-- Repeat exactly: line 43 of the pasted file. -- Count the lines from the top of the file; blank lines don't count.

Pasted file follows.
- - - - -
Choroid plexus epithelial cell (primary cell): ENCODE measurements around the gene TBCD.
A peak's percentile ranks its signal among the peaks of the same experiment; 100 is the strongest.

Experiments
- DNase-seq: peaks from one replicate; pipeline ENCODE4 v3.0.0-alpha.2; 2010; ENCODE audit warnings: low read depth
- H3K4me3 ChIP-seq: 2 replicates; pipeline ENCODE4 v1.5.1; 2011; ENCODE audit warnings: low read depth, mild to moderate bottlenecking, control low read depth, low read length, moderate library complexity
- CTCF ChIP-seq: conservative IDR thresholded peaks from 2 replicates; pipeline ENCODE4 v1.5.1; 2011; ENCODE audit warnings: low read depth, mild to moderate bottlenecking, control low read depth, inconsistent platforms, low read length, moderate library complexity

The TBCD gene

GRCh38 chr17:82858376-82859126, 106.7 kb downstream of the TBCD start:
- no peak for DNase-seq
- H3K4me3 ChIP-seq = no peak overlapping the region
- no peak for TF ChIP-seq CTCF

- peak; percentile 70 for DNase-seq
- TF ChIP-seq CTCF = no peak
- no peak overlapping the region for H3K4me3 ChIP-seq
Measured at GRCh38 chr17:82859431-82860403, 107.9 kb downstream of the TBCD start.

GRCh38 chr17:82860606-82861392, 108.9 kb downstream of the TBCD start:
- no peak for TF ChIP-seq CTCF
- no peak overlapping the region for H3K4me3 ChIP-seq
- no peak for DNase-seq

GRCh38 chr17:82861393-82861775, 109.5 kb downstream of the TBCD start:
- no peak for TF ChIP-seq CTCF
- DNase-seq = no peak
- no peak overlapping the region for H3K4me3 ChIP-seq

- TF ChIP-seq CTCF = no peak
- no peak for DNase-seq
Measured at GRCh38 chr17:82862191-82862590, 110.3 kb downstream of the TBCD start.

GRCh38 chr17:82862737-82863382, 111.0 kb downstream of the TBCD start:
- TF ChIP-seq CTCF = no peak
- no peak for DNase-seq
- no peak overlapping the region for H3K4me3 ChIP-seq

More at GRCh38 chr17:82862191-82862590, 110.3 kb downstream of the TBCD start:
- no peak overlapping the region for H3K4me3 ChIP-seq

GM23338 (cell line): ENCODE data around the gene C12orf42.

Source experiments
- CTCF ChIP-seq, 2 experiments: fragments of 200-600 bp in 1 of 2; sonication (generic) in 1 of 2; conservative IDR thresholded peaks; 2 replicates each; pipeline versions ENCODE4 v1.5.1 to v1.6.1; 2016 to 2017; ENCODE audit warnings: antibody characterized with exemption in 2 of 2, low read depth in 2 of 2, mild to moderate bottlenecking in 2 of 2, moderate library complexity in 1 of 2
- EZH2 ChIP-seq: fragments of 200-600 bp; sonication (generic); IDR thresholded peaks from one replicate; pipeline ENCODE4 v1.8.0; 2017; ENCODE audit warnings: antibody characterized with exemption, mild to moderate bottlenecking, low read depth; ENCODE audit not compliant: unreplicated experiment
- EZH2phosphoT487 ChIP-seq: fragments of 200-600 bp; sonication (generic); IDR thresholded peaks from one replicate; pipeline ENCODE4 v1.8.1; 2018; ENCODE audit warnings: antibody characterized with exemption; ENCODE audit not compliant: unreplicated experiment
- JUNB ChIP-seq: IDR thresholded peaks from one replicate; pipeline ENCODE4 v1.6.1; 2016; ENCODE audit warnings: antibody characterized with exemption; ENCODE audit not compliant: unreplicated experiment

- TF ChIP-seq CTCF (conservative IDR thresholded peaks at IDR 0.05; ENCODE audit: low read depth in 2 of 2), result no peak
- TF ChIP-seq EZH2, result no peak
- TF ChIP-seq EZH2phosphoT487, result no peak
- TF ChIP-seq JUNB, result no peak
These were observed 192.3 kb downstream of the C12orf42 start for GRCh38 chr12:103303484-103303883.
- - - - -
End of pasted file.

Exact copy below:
These were observed 192.3 kb downstream of the C12orf42 start for GRCh38 chr12:103303484-103303883.